Jan & Dean sing the original soundtrack recording of the title song from Ride The Wild Surf ( a Columbia Pictures Release)

Whether the intention was to actually deceive the record buying public into believing it was a soundtrack album is unimportant and really it would have been a pointless exercise because after all only one vocal song was featured in the movie and the background music, apart from the main title, was hardly riveting enough to make an lp out of it.

After analysing the various tracks it becomes obvious that all the composing was done by a small “family” of writers, as were most of Jan & Dean’s material. Brian Wilson’s contribution was evident on three compositions, while Jan himself contributed the most with Don Altfeld, Jill Gibson, DJ Roger Christian and Gary Zelkley all offering help in the music and lyric field.

As mentioned previously, Steve Barri and Phil Sloan were featured as backing vocalists. This was by no means a new situation for them as they had been employed in this capacity on the previous lp and I’m sure helped out on Drag City, although un-credited. However this time they were billed as the Fantastic Baggys, Lou Alder’s new creation. When The Baggys first single came out (coincidentally the same month as the Ride The Wild Surf lp) it was to be their version of Tell ‘Em I’m Surfin’. In fact the same musical track was used on both their version and that of Jan & Dean, a situation which occurred later with Summer Mean Fun. Whether the Baggys’ track was first or second has never been ascertained but Dean himself recalled:

  “Our tracks always came first. If we didn’t want it as a single we let the Baggys have it. They were quite capable of doing it on their own but I guess it was just easier to use one of ours.”

However what was clear was the fact that Lou Adler was attempting to parlay his one surf group into two surf groups while saving a lot of studio time in the process.

The tracks on Ride The Wild Surf
were a fine selection of Jan and Dean at their best and unlike their previous albums all the tracks were new with the exception of She’s My Summer Girl which first appeared as the ‘B’ side of Surf City (LB 55580) back in 1963. However the version featured on the lp is somewhat different to the single release.

Now taking all the Ride The Wild Surf tracks in hand and examining their storylines and themes, could it be possible that some of these, if not all, were destined to be featured or performed in the movie if Jan and Dean had appeared in it?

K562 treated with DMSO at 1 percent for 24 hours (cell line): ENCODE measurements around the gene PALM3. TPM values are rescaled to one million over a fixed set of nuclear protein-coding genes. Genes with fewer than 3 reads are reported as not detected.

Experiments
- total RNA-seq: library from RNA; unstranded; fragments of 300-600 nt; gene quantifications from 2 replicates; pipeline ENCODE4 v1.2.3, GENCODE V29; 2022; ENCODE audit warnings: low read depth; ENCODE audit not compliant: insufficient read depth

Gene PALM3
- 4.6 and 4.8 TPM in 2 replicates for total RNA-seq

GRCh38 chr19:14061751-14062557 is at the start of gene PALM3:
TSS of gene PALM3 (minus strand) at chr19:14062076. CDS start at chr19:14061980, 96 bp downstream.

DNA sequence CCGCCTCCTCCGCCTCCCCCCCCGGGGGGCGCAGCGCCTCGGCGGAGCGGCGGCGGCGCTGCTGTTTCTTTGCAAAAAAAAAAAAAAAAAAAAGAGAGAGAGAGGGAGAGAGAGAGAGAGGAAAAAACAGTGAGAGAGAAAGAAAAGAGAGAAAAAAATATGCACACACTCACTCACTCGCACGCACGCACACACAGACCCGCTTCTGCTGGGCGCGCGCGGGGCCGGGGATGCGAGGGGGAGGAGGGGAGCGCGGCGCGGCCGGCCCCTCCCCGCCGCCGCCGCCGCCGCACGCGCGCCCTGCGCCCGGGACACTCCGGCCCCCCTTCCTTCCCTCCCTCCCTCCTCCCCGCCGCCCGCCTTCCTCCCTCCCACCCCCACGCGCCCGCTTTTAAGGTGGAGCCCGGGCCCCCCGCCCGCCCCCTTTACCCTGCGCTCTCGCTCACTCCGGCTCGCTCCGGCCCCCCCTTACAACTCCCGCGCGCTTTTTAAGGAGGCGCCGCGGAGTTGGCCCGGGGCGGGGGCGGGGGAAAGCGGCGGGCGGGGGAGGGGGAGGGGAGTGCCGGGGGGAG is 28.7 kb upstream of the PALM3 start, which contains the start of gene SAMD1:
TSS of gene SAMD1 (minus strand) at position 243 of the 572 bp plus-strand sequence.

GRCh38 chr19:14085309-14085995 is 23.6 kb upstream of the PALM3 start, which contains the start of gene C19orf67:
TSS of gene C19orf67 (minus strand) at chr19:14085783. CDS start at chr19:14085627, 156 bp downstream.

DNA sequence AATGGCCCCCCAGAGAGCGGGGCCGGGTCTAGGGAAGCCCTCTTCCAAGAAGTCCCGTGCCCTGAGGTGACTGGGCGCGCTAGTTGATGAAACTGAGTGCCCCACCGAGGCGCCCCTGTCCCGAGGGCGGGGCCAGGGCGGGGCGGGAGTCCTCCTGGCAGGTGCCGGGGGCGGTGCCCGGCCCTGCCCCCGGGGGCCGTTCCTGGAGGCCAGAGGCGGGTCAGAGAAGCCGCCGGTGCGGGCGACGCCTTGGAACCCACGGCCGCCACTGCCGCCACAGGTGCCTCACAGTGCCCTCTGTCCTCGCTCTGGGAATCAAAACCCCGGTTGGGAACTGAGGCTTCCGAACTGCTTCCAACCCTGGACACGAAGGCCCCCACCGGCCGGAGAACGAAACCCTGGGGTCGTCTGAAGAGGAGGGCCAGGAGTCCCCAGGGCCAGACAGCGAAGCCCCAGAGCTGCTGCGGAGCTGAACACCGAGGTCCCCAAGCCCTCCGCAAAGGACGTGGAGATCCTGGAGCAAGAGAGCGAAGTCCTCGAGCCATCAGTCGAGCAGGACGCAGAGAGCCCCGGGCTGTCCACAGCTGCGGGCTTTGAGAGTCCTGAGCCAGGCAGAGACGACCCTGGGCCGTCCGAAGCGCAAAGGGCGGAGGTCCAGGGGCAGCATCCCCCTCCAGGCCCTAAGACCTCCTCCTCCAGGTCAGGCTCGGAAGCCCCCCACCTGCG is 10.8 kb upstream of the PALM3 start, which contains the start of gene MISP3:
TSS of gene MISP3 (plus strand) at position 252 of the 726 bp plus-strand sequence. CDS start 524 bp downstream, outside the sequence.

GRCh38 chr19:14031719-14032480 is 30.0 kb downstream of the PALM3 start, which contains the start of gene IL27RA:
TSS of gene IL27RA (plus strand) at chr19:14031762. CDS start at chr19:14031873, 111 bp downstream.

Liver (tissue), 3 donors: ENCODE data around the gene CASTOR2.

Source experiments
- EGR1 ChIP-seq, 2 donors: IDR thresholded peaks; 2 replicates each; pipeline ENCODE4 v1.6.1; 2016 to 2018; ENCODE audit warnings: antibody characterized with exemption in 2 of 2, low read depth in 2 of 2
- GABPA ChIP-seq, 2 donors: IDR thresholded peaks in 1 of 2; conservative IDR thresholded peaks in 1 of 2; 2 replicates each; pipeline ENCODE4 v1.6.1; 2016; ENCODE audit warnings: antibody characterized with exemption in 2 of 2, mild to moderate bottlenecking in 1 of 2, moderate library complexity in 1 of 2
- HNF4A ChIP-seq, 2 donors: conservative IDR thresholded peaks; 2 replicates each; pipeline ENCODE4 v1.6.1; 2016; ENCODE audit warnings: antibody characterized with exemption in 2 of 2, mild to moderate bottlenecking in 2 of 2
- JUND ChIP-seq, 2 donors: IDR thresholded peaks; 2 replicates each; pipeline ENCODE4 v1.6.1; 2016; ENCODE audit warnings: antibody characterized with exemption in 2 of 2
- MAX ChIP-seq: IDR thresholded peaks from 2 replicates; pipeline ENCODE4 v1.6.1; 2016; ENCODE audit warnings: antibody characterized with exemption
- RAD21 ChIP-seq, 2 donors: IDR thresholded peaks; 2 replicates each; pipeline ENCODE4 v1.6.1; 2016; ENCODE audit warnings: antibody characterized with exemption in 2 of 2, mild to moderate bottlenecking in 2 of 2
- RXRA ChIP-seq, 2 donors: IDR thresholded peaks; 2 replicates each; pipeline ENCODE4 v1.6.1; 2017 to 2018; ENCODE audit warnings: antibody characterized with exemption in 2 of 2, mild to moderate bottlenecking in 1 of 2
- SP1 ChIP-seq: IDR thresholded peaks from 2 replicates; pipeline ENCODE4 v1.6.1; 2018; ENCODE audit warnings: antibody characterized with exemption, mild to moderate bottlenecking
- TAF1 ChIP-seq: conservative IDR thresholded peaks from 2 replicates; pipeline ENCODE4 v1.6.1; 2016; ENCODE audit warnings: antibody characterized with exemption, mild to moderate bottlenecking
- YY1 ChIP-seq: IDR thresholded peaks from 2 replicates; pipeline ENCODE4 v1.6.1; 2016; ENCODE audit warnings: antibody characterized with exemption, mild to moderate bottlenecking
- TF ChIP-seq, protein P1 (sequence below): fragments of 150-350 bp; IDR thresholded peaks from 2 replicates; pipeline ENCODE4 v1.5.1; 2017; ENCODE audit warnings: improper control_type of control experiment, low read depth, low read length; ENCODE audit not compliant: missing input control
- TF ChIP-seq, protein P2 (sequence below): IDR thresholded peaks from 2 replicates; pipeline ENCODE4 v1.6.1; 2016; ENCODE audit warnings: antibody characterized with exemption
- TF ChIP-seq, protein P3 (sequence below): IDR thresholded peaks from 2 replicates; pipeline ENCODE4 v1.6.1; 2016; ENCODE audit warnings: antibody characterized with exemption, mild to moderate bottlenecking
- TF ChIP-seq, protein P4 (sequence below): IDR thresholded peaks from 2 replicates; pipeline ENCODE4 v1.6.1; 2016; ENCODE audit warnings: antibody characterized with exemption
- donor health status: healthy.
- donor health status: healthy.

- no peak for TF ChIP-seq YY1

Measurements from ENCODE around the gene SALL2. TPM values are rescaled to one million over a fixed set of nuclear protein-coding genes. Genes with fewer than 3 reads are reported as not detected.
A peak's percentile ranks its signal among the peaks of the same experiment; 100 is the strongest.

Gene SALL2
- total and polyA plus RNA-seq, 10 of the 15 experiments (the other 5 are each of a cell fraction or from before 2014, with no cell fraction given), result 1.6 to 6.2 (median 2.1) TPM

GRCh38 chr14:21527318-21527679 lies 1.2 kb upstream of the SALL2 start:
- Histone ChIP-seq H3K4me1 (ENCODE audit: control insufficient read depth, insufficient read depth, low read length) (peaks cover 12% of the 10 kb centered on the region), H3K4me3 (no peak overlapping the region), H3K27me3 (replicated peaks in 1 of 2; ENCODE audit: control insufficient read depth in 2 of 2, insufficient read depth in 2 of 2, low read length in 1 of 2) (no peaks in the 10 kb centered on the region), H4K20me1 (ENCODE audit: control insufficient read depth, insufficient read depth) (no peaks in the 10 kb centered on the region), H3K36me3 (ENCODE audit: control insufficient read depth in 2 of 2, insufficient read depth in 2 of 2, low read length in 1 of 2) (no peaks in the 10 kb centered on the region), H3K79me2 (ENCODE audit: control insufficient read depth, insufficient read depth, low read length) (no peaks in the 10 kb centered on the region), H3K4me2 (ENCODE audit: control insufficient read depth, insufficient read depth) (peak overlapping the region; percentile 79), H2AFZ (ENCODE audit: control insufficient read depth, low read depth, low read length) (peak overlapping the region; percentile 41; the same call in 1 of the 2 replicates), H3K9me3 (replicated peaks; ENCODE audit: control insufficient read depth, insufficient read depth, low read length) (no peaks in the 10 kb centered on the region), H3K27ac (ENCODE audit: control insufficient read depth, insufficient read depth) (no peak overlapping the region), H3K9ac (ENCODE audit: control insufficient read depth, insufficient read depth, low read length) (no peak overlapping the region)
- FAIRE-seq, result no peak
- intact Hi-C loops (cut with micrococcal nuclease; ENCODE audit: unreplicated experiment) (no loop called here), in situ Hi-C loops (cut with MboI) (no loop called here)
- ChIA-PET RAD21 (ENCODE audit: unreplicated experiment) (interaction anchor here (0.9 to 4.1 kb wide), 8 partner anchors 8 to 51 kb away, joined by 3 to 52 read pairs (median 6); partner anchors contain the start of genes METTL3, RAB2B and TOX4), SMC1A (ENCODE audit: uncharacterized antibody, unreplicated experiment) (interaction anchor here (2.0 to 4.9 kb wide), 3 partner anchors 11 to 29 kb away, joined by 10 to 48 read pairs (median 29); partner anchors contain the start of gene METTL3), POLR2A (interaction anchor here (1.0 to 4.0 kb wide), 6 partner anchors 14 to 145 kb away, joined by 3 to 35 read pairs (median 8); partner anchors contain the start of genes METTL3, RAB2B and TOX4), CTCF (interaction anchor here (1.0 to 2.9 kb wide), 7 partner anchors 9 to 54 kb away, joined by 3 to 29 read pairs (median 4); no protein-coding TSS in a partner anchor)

Tracks like Waimea Bay, Tell ‘Em I’m Surfin’, Surfin Wild, A Surfer’s Dream and The Restless Surfer all fit perfectly into the story line of “Ride The Wild Surf “ while the inclusion of Sidewalk Surfin’ and Skateboarding Part I gave the album it’s commercial appeal with the then current fad of skateboarding taking off all over the country.

Walk on the Wetside was the second instrumental included on the album and could have easily been used as background music for the movie. The only real odd track on the album is the final tract The Submarine Races - a true J&D satire based on a similar theme conceived by Danny & Gwen in their The Submarine Race (b/w Deep Dreams - Liberty 55490, 7/62). The inclusion of this track on the album could possibly be construed as the “token” satire track of the album as Jan and Dean had always included at least one “offbeat” track on all their albums up to that point. This was the true Jan & Dean at work.

Thursday, 16 February 2017

1977 Mike McDowell Dean Torrence Interview

1977 Dean Torrence Interview – By Mike McDowell

The 1966 auto accident which temporarily sidelined Jan Berry, left his partner, Dean Ormsby Torrence a man with a new career. A 1965 graduate of the Architecture and Design School at USC, Dean decided to put his degree to good use, founding Kittyhawk Graphics, for which Dean has designed logos, album covers and promotional flyers for hundreds of recording artists, Canned Heat, Nilsson, the Beach Boys and Mike Nesmith among them.

Los Angeles (January 1977)

MM (Mike McDowell): I wanted to ask you a few things about your current association with Kittyhawk Graphics. How did Kittyhawk originate?

DT (Dean Torrence): Well Kittyhawk was something that came by design (ha). Graphics was something I’ve always enjoyed. I went through 7 years of college to get a degree which probably didn’t do me any good, but at least I went. I also started partly through necessity, because of Jan’s accident. All of a sudden, within a relatively short period of time, in fact one day, I had to look for a new career. I had been going to school, so I figured that was the time to put some of the things I’d learned into a practical use. I had made a decision at the time that it was probably better to strike out and do something different on my own, rather than try to develop something new in music. It may sound like a cop-out to you, and sometimes I wonder if it was.

MM: Were the things you did for J&D Records right after Jan’s accident something you did in search of commercial success, or more of a recording outlet?